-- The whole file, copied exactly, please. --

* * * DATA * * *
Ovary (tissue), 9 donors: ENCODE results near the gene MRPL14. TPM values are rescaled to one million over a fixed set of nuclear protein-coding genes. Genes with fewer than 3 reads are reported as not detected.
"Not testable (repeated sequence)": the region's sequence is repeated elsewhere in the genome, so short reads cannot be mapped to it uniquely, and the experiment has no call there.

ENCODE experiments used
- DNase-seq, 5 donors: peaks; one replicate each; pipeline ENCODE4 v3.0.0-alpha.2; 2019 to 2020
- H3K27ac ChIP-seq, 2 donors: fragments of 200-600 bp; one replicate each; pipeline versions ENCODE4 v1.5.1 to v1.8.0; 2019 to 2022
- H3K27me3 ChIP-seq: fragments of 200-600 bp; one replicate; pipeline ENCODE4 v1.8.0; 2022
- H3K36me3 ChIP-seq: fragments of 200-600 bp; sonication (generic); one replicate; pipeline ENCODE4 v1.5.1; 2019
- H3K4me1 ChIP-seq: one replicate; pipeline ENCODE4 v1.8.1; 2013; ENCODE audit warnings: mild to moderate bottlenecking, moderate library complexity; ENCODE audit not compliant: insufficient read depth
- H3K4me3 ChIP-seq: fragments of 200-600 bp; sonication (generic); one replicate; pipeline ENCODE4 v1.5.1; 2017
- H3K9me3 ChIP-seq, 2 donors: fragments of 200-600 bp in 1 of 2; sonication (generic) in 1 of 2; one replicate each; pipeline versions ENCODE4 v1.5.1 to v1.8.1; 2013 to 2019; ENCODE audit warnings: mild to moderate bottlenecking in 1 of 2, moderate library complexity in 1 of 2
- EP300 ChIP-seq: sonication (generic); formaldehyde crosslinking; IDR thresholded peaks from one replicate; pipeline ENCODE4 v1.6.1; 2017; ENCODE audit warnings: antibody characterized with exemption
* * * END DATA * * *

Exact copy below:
Ovary (tissue), 9 donors: ENCODE results near the gene MRPL14. TPM values are rescaled to one million over a fixed set of nuclear protein-coding genes. Genes with fewer than 3 reads are reported as not detected.
"Not testable (repeated sequence)": the region's sequence is repeated elsewhere in the genome, so short reads cannot be mapped to it uniquely, and the experiment has no call there.

ENCODE experiments used
- DNase-seq, 5 donors: peaks; one replicate each; pipeline ENCODE4 v3.0.0-alpha.2; 2019 to 2020
- H3K27ac ChIP-seq, 2 donors: fragments of 200-600 bp; one replicate each; pipeline versions ENCODE4 v1.5.1 to v1.8.0; 2019 to 2022
- H3K27me3 ChIP-seq: fragments of 200-600 bp; one replicate; pipeline ENCODE4 v1.8.0; 2022
- H3K36me3 ChIP-seq: fragments of 200-600 bp; sonication (generic); one replicate; pipeline ENCODE4 v1.5.1; 2019
- H3K4me1 ChIP-seq: one replicate; pipeline ENCODE4 v1.8.1; 2013; ENCODE audit warnings: mild to moderate bottlenecking, moderate library complexity; ENCODE audit not compliant: insufficient read depth
- H3K4me3 ChIP-seq: fragments of 200-600 bp; sonication (generic); one replicate; pipeline ENCODE4 v1.5.1; 2017
- H3K9me3 ChIP-seq, 2 donors: fragments of 200-600 bp in 1 of 2; sonication (generic) in 1 of 2; one replicate each; pipeline versions ENCODE4 v1.5.1 to v1.8.1; 2013 to 2019; ENCODE audit warnings: mild to moderate bottlenecking in 1 of 2, moderate library complexity in 1 of 2
- EP300 ChIP-seq: sonication (generic); formaldehyde crosslinking; IDR thresholded peaks from one replicate; pipeline ENCODE4 v1.6.1; 2017; ENCODE audit warnings: antibody characterized with exemption